"I think Barnes gets left out," Weiss said. "It's a really competitive situation. The guys are showing up well."
Most of the competitors can be used as leadoff men, but Stubbs has struggled at that spot and has some skills that can work lower in the order. Stubbs batted fifth Tuesday and has been used in several places this spring.
"I'm not for sure yet exactly where he fits," Weiss said. "There are a few spots. The other day I hit him second, and I thought he looked pretty comfortable in that spot."
Getting AB's, Pacheco looks toward playing in field
MESA, Ariz. -- Catcher Jordan Pacheco started Tuesday's 13-0 win over the Cubs as designated hitter -- going 1-for-1 with a single, a run scored and two walks in his first extended action since the Spring Training opener. Pacheco was out with a strained left shoulder.
The next test for Pacheco, who didn't have any structural damage but needed to build the rotator cuff muscles, will be playing defensively.
"The swing feels good, and it's nice to get out there and actually participate in a game," said Pacheco, who had a pinch-hit at-bat in Monday's 5-0 loss to the Padres. "The shoulder feels good, no pain.
"It's just being strong. My little rotator cuff exercises helped out a bunch. Going from not holding a glove up to doing it every day is a little wearing on the body. I've just got to be smart and keep up my exercises. It should be good."
The Rockies project Pacheco as backup catcher, although Michael McKenry is pushing for that spot as well. Nonetheless, looking forward to a full season of catching after serving as a corner utility man the last two seasons, Pacheco, 28, sees the time out of the lineup as a blessing disguised by pain.
"You don't want to sit out, but it was good for my body," Pacheco said.
Chacin moving steadily forward in shoulder recovery
MESA, Ariz. -- Rockies right-hander Jhoulys Chacin is happy with his progress in his return from right shoulder strain and inflammation.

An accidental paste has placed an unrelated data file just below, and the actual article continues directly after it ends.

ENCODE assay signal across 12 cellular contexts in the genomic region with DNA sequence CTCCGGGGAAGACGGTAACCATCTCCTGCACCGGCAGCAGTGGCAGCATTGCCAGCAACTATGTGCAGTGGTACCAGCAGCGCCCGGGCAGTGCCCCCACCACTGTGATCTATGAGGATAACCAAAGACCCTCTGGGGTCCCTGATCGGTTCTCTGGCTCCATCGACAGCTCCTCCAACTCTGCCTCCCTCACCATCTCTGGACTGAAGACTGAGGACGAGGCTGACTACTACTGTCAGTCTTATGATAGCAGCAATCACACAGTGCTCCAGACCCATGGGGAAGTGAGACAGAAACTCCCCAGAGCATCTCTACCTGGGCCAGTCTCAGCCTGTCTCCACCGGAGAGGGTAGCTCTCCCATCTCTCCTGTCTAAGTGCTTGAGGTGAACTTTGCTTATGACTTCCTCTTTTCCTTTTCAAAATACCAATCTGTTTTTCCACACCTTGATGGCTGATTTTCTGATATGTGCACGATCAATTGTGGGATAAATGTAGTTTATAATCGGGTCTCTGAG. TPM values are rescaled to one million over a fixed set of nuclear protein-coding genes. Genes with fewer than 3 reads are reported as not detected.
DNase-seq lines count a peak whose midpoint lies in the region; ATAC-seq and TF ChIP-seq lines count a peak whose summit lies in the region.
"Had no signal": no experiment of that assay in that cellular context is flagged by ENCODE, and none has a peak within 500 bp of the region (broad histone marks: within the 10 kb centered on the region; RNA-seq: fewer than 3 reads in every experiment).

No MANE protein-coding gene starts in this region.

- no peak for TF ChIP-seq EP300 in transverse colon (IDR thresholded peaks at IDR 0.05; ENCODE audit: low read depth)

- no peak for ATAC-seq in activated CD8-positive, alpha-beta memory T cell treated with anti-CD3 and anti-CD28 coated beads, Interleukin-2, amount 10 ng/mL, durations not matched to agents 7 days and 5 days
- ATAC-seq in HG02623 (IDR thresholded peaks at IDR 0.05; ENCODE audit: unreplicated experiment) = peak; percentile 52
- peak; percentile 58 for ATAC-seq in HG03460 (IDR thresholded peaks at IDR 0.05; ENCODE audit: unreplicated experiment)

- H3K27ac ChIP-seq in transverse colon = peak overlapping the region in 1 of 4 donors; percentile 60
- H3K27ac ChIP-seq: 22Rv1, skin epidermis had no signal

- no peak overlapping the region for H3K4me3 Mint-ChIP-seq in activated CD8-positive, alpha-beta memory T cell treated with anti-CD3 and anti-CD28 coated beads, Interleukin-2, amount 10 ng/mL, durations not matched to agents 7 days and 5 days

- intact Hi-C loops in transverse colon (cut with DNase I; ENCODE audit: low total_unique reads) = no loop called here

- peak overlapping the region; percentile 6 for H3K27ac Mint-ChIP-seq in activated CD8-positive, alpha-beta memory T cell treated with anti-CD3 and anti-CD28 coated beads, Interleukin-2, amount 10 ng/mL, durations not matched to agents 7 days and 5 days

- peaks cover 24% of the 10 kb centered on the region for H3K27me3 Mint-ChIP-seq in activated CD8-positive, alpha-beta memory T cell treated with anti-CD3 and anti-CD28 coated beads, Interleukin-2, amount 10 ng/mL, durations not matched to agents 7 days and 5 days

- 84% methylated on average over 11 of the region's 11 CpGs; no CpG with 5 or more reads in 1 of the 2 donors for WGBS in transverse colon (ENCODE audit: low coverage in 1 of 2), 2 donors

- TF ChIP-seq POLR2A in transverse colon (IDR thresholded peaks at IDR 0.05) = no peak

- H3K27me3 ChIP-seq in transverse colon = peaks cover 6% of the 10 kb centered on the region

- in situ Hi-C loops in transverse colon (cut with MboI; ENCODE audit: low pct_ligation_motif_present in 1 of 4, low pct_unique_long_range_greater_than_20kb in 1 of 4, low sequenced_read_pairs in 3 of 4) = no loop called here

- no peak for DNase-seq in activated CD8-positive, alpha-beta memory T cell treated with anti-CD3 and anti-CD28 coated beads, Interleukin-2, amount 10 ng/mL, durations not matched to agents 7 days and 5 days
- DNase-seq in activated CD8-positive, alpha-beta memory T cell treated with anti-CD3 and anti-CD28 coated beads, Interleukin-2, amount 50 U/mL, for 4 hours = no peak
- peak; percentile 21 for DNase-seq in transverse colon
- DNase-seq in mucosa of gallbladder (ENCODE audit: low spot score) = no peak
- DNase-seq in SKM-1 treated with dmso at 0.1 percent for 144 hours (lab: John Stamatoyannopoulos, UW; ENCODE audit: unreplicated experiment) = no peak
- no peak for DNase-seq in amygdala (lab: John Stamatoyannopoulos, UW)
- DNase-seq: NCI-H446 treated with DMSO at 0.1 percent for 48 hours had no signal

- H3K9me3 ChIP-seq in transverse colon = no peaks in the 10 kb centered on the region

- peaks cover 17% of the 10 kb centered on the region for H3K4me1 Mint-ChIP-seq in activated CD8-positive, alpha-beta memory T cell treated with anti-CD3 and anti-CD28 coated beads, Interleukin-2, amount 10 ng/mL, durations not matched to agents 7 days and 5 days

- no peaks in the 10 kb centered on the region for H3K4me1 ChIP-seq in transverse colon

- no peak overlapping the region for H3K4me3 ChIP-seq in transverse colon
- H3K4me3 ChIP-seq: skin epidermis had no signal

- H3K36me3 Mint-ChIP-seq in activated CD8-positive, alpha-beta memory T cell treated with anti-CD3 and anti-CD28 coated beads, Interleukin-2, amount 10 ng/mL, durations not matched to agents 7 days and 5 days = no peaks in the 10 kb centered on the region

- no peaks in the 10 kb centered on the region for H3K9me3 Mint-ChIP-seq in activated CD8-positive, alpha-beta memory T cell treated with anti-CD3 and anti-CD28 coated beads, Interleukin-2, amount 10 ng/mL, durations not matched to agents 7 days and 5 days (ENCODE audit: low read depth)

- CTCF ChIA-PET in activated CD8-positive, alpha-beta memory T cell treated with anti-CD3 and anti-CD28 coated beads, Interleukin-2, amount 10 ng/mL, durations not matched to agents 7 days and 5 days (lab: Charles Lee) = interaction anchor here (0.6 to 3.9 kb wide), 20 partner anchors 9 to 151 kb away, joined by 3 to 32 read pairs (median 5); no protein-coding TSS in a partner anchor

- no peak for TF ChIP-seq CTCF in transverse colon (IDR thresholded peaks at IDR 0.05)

Chacin threw at 90 feet Monday and will move to 120 feet Wednesday.
"If I start feeling good, I'll keep moving [back]," Chacin said. "The good thing is I'm feeling good. My ball is coming out good. Everything feels fine, I feel strong. I'm very happy everything is working out."
The Rockies shut Chacin down without having thrown a bullpen session this spring. It turned out Chacin's shoulder began hurting when he tried to throw off a mound before Spring Training. While he is improving, it's almost a certainty he will begin the regular season on the 15-day disabled list.
"I'm thinking about the long term, not rushing and getting set back," Chacin said.
• The Rockies hit four home runs Tuesday, one by a projected regular (Nolan Arenado). The others were from 2010 top pick Kyle Parker -- a rocket shot to left off Cubs starter Travis Wood -- Kent Matthes and Ryan Wheeler.
With some adjustments to his approach, Wheeler, who came in a trade with the D-backs before last season and appeared in 28 games for the Rockies in 2013 (.220, 0 HR, 7 RBIs) has put himself in consideration for a left-handed-hitting backup corner infield/bat off the bench role. Wheeler, 25, punctuated his homer, a pull shot to right field, off Chang-Yong Lim with a stylish bat flip.
"The power is coming," Weiss said of Wheeler, who hit 12 homers at Triple-A Colorado Springs last season and had 15 for Triple-A Reno in the D-backs' system in 2012. "You see him loft balls in batting practice that you didn't really see, even a year ago. He got bigger and stronger this offseason.
"He's always been a deep-contact guy who hits the ball in the off-gap really well, and he's picking spots to catch the ball out front and do what he did today."
• The Rockies are grinding through a difficult schedule stretch. Wednesday is the start of five games in three days, including three night games.
• Second baseman DJ LeMahieu hit .297 in 81 games in 2012 and .280 in 109 games last year, but finished each season with two homers. The 6-foot-4 LeMahieu, however, could make strides as a hitter if he adds power. Weiss sees LeMahieu making an adjustment.
"DJ knows pitchers are pounding him in, because he inside-outs the ball so well," Weiss said. "The best way to get them out of there every once in a while is to catch the ball out front, or shoot it in the seats. There's some power in there."